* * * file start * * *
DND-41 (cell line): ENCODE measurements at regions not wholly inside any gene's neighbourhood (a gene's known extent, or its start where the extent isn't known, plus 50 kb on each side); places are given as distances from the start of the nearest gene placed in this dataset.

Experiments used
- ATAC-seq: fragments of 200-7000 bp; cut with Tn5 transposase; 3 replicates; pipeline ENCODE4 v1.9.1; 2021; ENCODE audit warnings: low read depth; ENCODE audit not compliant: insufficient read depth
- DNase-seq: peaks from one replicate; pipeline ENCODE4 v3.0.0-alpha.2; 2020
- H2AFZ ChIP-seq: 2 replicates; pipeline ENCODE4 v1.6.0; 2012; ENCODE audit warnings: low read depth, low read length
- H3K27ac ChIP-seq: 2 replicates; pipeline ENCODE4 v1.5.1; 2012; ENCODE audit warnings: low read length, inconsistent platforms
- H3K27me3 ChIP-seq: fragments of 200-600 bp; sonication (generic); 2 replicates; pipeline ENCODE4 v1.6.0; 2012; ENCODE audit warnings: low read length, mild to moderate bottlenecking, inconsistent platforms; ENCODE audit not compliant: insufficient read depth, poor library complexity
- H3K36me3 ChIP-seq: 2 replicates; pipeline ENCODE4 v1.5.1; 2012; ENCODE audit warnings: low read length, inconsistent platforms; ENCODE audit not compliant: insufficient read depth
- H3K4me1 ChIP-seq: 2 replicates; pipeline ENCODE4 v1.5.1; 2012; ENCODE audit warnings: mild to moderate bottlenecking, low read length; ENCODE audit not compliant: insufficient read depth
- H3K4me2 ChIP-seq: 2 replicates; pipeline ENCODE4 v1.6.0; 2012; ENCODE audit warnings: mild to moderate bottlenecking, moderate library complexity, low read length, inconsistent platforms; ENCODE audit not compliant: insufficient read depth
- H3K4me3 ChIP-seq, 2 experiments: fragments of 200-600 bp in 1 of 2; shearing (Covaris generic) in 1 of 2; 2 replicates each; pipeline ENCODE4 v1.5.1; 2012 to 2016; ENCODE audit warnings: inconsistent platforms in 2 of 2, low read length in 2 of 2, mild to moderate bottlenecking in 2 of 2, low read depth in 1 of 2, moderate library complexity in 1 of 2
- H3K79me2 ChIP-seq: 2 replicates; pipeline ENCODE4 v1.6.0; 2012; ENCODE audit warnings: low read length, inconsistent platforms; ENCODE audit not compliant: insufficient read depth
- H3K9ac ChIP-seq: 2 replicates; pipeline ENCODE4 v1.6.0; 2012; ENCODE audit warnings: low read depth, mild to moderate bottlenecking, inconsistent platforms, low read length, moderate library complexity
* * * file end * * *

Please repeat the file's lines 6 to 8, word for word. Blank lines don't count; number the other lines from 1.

- H3K27ac ChIP-seq: 2 replicates; pipeline ENCODE4 v1.5.1; 2012; ENCODE audit warnings: low read length, inconsistent platforms
- H3K27me3 ChIP-seq: fragments of 200-600 bp; sonication (generic); 2 replicates; pipeline ENCODE4 v1.6.0; 2012; ENCODE audit warnings: low read length, mild to moderate bottlenecking, inconsistent platforms; ENCODE audit not compliant: insufficient read depth, poor library complexity
- H3K36me3 ChIP-seq: 2 replicates; pipeline ENCODE4 v1.5.1; 2012; ENCODE audit warnings: low read length, inconsistent platforms; ENCODE audit not compliant: insufficient read depth